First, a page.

Homes, Job Prospects And Horizons: How Far Is ‘Away’?
Iain Duncan Smith, the work and pensions secretary, proposes to help people move house in order to get work. This is not a new idea; from Norman Tebbit’s ‘on your bike’ onwards it’s been variously proposed by the main political parties that those without employment need encouragement to become domestically mobile. But jobs are not necessarily to be found just around the corner, a mere bikeride – Duncan Smith’s fifteen miles – of where those unemployed currently live.
This counter-argument is probably true for many areas of the UK; though the ‘north-south divide’ is not, in this respect at least, a figment of northerners’ imaginations. But perhaps in any case it misses some more fundamental, if rather less evident, aspects of the contexts of this proposal.
Housing costs vary
Firstly, where there is work, there is also less easily available and inexpensive housing.
The transfer from one location to another can be much more costly, and long-lasting, than ‘just’ the expense of relocation, once higher rents and other continuing outgoings have been factored in.
Domestic support and care commitments
Secondly – and agreed, in an ideal and fair world where work is properly rewarded every family will benefit from having someone in employment – for many families a potential wage-earner requires support from others beyond their immediate household, to make a success of their transition into work.
Childcare is one example of support required, for instance, by numbers of women – who are often critical to family stability.
And beyond that, conversely, many adults have family care responsibilities outside their own domestic arrangements.
For some, granny (who is unlikely to relocate too) is the mainstay of childcare if parents go out to work; for others, granny’s failing health and increasing dependency is the main reason they cannot consider moving.
Migration of the mobile
Thirdly, mobility, however well-funded or not, is generally more attractive to those with the most freedom and inclination to get-up-and-go.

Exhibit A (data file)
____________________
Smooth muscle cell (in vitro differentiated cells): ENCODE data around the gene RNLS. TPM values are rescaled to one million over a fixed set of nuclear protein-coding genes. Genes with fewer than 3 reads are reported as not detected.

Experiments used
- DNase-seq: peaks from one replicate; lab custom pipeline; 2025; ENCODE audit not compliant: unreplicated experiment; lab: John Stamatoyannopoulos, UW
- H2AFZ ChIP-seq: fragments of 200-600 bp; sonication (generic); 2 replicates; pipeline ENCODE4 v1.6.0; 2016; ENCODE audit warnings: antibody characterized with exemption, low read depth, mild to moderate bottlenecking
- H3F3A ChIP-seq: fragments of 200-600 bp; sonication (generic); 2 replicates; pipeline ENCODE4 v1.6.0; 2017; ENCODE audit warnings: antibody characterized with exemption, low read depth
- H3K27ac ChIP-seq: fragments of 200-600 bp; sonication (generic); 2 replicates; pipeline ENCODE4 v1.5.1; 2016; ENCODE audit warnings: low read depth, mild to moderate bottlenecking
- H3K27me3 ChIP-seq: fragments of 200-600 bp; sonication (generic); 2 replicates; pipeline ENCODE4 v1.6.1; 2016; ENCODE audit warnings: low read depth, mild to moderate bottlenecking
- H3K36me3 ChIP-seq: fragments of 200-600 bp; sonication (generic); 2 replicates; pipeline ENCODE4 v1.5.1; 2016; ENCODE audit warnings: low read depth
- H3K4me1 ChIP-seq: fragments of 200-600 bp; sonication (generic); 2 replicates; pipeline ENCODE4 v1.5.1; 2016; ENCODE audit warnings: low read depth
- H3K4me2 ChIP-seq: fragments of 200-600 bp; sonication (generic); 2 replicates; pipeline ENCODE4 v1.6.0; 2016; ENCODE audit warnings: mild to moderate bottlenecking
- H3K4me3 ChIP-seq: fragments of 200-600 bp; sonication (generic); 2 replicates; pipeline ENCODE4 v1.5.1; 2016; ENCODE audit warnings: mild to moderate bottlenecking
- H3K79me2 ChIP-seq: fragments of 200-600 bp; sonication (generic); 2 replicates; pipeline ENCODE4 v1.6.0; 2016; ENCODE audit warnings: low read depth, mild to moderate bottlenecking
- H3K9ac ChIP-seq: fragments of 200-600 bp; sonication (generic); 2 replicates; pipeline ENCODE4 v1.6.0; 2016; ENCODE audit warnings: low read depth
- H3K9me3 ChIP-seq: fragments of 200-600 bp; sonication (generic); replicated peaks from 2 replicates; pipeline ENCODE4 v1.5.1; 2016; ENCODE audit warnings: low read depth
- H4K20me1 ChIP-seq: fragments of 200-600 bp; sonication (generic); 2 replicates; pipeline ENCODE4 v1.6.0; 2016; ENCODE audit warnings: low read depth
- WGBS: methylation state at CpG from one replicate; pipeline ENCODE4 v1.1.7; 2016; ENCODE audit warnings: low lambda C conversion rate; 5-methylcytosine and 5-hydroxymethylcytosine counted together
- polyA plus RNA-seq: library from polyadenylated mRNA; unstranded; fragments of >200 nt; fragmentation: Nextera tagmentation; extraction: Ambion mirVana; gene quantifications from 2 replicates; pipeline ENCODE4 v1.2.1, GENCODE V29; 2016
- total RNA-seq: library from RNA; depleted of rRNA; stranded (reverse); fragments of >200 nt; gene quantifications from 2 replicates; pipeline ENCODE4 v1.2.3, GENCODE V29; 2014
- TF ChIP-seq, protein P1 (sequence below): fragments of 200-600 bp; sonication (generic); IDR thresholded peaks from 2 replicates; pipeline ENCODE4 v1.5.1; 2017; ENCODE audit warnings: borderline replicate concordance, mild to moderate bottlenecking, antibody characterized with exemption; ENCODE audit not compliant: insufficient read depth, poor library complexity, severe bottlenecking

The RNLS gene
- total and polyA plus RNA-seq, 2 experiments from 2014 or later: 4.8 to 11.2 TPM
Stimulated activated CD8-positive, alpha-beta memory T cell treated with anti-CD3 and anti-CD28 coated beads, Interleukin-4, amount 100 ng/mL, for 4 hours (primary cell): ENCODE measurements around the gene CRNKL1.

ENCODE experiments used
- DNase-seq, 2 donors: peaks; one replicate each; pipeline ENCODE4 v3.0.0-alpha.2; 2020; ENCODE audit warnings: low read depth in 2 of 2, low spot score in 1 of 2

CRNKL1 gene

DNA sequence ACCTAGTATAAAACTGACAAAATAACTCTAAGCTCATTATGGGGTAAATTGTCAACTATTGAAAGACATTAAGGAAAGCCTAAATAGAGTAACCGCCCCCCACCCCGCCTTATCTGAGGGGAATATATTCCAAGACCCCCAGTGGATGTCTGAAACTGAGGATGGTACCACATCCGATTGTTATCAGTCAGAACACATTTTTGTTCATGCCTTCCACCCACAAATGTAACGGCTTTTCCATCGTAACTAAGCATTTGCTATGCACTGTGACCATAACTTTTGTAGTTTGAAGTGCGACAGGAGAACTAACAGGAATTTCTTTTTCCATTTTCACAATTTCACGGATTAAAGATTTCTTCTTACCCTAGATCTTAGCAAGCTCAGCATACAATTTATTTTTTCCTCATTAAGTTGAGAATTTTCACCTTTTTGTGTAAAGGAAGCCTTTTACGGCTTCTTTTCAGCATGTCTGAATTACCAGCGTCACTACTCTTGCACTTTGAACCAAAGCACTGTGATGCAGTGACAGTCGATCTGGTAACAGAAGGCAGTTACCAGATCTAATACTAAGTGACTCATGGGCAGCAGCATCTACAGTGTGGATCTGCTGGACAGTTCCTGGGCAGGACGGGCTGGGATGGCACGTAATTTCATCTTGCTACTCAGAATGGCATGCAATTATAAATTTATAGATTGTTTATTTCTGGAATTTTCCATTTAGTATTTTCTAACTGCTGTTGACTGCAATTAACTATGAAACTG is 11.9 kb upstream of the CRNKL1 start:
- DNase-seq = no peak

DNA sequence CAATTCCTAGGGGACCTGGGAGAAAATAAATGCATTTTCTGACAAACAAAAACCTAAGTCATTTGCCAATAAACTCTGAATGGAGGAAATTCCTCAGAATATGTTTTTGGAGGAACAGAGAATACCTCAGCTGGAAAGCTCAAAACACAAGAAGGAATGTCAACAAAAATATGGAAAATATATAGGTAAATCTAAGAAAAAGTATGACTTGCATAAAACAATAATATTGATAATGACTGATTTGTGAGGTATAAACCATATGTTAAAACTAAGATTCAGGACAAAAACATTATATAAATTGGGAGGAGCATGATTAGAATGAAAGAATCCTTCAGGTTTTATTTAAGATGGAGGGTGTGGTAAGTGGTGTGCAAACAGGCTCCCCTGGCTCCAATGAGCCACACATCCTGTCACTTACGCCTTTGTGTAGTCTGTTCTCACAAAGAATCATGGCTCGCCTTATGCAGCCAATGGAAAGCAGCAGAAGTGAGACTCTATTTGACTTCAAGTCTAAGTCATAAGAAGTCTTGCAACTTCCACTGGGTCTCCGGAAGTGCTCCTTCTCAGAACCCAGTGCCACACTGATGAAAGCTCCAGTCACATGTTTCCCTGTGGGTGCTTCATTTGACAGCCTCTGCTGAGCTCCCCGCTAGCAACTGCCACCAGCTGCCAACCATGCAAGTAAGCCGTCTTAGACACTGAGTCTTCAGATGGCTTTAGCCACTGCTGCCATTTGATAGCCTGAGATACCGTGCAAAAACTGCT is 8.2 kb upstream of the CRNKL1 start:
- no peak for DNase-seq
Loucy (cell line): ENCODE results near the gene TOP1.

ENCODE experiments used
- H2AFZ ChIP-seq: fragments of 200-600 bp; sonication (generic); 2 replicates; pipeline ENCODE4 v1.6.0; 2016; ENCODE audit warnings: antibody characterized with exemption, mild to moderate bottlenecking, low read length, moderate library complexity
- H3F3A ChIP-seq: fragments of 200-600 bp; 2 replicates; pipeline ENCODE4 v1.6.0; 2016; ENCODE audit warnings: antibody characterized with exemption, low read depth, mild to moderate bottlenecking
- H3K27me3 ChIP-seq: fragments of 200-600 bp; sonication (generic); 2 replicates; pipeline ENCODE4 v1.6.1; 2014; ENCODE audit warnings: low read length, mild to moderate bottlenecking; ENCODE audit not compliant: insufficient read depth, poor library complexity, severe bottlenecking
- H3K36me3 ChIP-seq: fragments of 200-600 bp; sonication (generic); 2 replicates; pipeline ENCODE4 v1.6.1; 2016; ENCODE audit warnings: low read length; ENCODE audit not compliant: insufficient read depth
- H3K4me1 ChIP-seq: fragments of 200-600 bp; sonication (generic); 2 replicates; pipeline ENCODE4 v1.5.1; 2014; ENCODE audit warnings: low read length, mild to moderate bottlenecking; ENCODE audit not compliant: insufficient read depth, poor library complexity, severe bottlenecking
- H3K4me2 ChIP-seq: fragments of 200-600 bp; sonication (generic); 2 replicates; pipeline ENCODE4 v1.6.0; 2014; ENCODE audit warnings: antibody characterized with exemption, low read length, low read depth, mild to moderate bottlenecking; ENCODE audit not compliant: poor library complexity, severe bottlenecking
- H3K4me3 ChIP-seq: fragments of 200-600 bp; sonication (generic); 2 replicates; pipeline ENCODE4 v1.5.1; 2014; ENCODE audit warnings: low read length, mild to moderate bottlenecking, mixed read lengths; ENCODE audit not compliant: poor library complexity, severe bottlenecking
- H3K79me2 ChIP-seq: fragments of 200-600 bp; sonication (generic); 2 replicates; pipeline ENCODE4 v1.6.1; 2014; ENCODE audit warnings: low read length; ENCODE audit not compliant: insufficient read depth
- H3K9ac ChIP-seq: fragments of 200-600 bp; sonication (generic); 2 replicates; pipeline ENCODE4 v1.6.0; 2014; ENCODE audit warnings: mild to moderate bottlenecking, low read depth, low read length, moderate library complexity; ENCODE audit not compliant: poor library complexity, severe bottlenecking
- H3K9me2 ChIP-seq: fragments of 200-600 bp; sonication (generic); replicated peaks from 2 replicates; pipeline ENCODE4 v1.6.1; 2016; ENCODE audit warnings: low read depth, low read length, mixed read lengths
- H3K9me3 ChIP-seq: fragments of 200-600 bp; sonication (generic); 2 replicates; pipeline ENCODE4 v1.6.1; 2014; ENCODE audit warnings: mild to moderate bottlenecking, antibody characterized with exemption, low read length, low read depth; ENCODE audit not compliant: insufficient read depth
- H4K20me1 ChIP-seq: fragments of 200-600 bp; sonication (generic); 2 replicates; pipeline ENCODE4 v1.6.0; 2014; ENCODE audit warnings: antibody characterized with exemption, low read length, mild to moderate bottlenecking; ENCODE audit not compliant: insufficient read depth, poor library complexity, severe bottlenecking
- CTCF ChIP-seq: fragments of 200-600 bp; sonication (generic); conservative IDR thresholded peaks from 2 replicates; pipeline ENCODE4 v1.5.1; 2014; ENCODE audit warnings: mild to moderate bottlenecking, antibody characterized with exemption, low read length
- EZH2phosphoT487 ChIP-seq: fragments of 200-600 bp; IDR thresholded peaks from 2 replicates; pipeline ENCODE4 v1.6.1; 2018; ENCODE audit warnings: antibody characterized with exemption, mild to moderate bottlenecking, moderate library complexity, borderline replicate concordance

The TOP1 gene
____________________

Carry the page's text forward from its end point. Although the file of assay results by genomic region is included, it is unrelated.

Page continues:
Unfortunately, however, this largely admirable quality is not context free. Evidence suggests that some young people think two or three blocks away is a distance too far for safety; and the view that a mile away makes the post office inaccessible is held by numbers of older people in some parts of town. Get-up-and-go is a valuable commodity, but it’s not always supported by local people’s local perspectives on the world they actually inhabit.
And that’s before we get to the question of what happens if the more active members of a community are in fact persuaded to depart for ‘better’ things.
Feasible or fairy tale?
It would be quite outrageous to suggest that in order to sustain communities active people be somehow required to stay in locations where there is little work. If an opportunity for advancement, or even just a decent wage, exists elsewhere and someone can feasibly take it, then so they should. Individual effort and initiative deserve both support and reward.
But without realism about what at least those with constraints of commitment or context in areas of high unemployment might reasonably be expected to achieve, the idea of moving away becomes more fairy tale than feasible.
It’s playing to the gallery, not actually working with the grain.
Hollowed out communities?
‘Communities’ which would comprise in even greater concentration than before those who are too old, too constrained or simply too unengaged to move away are not a desirable outcome for any sort of government policy.
Of themselves such communities (or perhaps in reality just ‘settlements’) are likely to present further challenges both to public policy and to those who live in them – which is counter-productive all round.
And such hollowed out, difficult-to-sustain communities would also take their toll on the indubitably innocent. Who wants some of the next generation to emerge from babyhood into settlements from which everyone who can has departed?
Communities are not immutable; responsibility is
The point is sometimes reached at which a ‘community’ risks becoming no more than a shell, a settlement only of those who cannot or will not move on.
Various real-life examples of this grim prospect can be found (e.g. the Croxteth / ‘Boot’ estate in Liverpool) and the answers are not obvious; mistakes are easily made but sometimes remediated only with great difficulty.
Before rushing to proclaim that there are jobs just over the hill if only everyone would make the effort to find them, we need to take a good look at which communities are being targeted with this message, and whether this is a fair and responsible proposition.
People to jobs, or jobs to people?
But the question is not only about whether the message itself is fair and responsible in any specific context.
It’s also about whether sometimes, far from resolving the issues, a policy of shifting people to jobs, not taking jobs to people, may actually make for even more problems in the longer term.